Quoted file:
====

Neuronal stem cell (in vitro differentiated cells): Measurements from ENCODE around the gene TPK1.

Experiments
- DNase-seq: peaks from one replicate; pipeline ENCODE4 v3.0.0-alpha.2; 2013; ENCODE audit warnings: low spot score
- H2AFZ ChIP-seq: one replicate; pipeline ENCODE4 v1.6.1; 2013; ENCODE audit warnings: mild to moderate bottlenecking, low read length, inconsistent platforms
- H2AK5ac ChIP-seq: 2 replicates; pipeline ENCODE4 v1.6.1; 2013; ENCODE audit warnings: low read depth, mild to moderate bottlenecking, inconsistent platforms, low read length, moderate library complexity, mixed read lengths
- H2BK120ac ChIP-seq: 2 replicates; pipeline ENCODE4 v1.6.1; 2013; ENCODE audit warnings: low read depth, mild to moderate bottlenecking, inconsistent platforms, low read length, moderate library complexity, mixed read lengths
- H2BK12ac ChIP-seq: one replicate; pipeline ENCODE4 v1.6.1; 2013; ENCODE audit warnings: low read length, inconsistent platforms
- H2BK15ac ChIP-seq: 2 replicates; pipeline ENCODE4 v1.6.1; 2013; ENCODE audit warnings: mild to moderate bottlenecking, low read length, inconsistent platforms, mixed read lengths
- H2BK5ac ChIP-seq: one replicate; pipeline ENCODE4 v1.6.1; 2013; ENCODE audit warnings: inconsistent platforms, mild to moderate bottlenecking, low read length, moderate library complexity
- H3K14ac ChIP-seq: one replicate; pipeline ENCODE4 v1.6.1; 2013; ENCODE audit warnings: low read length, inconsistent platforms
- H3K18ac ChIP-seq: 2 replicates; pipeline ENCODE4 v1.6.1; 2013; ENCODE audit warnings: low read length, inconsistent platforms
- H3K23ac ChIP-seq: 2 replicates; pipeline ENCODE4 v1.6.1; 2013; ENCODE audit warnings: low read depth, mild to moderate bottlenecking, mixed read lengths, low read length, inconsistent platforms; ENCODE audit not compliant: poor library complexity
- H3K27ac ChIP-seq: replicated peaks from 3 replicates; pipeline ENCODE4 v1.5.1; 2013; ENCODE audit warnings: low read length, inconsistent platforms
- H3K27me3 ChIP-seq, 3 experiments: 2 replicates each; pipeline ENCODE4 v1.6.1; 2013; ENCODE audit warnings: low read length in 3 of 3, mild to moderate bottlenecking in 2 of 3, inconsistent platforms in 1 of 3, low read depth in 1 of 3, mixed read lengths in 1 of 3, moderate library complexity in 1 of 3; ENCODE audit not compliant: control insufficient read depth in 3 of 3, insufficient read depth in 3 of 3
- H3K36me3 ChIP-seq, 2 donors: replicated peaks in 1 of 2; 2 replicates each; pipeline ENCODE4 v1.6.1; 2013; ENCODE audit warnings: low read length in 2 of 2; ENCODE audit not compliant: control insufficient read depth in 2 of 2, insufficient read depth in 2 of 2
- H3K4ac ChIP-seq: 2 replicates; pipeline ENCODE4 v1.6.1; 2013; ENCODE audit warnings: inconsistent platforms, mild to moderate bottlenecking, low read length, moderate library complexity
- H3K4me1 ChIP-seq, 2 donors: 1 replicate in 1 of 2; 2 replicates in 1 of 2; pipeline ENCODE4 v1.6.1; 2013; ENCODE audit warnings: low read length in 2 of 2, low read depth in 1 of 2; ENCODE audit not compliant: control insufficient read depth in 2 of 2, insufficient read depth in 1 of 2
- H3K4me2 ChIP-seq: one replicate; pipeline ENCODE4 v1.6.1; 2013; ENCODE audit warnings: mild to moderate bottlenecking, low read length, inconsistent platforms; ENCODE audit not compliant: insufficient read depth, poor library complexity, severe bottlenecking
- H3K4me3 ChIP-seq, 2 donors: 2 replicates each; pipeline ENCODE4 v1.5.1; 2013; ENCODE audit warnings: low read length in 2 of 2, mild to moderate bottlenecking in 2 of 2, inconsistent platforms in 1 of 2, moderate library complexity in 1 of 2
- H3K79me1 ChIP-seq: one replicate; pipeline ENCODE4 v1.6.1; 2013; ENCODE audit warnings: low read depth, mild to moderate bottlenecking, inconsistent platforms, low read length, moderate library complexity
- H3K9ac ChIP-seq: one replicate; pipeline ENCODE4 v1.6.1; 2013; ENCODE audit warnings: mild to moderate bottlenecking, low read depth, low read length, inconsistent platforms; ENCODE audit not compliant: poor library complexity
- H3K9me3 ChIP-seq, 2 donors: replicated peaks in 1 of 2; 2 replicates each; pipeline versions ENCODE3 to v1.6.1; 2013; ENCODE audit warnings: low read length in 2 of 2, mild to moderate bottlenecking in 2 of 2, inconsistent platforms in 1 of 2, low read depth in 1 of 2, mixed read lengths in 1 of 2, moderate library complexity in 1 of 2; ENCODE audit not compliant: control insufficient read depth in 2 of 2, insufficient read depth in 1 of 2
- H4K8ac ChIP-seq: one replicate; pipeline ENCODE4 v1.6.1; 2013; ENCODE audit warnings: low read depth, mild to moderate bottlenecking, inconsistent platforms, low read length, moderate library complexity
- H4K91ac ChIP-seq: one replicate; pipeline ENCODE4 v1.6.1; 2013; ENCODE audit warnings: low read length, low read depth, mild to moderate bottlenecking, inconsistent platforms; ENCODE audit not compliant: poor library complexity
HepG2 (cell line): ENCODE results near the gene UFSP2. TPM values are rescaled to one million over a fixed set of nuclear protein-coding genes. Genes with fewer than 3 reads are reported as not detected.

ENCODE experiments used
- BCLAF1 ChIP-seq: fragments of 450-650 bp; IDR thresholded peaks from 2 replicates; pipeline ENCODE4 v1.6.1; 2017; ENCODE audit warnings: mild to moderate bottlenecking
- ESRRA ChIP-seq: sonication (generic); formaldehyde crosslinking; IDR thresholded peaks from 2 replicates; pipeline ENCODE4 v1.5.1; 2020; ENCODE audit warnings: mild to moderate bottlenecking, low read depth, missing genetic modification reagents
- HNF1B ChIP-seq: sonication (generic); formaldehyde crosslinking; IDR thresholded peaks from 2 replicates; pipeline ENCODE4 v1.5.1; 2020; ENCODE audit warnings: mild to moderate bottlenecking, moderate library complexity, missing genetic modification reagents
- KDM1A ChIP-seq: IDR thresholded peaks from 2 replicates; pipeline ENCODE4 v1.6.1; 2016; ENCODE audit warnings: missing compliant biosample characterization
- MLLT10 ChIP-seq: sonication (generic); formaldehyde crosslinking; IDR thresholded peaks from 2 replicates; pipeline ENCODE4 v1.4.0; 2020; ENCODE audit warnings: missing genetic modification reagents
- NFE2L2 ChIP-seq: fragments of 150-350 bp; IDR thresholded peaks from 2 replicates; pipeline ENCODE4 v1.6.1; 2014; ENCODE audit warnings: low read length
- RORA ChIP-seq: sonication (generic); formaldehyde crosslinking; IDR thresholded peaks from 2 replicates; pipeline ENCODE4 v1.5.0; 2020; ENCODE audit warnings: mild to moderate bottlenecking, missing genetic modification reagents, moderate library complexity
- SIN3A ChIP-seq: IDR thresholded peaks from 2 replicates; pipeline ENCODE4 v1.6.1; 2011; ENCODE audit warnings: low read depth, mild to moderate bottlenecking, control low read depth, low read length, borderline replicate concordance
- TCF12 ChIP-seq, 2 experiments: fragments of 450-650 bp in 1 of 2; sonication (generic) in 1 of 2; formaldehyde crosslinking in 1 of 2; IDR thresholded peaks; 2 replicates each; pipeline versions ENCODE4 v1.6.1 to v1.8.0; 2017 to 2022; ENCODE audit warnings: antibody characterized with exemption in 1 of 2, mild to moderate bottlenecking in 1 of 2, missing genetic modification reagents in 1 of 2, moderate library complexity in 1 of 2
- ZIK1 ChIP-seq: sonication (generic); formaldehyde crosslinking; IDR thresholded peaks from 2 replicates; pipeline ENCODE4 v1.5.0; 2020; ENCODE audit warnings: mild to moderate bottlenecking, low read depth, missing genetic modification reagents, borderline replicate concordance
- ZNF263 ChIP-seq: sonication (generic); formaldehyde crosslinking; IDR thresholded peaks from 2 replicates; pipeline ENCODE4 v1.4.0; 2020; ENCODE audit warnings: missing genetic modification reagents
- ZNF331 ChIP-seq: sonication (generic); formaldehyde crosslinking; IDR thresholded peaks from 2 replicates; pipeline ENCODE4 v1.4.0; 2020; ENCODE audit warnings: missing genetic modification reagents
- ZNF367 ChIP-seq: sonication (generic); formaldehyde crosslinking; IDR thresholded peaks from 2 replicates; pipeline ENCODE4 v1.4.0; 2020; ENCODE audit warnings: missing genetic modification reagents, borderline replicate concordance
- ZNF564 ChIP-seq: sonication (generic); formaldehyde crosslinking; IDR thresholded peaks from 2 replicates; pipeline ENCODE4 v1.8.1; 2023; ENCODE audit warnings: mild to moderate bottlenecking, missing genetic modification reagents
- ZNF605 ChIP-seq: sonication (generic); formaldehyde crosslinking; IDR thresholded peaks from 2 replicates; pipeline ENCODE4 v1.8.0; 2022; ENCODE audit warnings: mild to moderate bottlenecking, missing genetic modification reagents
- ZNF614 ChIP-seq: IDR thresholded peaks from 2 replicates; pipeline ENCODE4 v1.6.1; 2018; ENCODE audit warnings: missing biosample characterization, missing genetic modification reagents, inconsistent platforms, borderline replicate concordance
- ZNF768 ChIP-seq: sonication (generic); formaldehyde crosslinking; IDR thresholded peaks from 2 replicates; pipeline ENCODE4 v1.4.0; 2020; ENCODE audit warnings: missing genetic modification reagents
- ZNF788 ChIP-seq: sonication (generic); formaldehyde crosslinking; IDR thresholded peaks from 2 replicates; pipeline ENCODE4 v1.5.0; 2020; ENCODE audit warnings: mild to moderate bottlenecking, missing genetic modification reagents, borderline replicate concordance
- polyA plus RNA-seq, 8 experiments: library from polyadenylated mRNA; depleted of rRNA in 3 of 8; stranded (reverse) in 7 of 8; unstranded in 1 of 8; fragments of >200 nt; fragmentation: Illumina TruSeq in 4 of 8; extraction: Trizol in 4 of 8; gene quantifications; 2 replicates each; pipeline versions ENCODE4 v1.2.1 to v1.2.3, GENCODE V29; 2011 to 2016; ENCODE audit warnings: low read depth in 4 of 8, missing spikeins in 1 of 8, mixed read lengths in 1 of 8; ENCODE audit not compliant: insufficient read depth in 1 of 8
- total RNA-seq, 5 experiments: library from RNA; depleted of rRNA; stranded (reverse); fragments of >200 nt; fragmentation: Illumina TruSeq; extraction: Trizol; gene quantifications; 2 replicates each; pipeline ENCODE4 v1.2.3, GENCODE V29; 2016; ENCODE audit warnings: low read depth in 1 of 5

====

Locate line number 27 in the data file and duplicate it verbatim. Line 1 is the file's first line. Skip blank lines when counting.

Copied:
- BCLAF1 ChIP-seq: fragments of 450-650 bp; IDR thresholded peaks from 2 replicates; pipeline ENCODE4 v1.6.1; 2017; ENCODE audit warnings: mild to moderate bottlenecking